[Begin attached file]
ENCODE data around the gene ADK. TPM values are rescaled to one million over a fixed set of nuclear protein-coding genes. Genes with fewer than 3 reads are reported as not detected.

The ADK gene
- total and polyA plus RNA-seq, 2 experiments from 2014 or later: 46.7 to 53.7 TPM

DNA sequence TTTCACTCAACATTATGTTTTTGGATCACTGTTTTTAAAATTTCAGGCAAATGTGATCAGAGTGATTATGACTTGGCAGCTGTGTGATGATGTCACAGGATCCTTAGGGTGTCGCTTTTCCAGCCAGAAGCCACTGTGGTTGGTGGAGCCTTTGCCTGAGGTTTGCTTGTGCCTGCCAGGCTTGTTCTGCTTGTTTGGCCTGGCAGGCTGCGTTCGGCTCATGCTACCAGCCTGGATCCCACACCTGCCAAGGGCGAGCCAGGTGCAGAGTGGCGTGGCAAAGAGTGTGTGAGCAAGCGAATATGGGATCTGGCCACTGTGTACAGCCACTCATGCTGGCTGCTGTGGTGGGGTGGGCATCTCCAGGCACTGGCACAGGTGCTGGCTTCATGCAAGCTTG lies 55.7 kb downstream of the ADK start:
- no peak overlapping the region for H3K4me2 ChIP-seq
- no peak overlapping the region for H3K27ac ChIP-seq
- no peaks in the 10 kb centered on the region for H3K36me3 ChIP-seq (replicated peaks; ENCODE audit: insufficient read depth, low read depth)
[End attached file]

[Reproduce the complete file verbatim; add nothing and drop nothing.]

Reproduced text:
ENCODE data around the gene ADK. TPM values are rescaled to one million over a fixed set of nuclear protein-coding genes. Genes with fewer than 3 reads are reported as not detected.

The ADK gene
- total and polyA plus RNA-seq, 2 experiments from 2014 or later: 46.7 to 53.7 TPM

DNA sequence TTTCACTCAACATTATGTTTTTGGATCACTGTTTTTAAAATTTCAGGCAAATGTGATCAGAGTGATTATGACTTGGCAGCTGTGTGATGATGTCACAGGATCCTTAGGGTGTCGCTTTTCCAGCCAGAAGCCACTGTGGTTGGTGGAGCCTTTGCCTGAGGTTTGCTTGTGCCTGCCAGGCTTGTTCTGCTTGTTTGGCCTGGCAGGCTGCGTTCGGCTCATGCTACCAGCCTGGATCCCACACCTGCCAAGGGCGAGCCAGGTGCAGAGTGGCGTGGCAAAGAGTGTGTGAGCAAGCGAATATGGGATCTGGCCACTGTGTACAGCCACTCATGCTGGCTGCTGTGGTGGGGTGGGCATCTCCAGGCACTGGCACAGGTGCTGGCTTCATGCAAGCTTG lies 55.7 kb downstream of the ADK start:
- no peak overlapping the region for H3K4me2 ChIP-seq
- no peak overlapping the region for H3K27ac ChIP-seq
- no peaks in the 10 kb centered on the region for H3K36me3 ChIP-seq (replicated peaks; ENCODE audit: insufficient read depth, low read depth)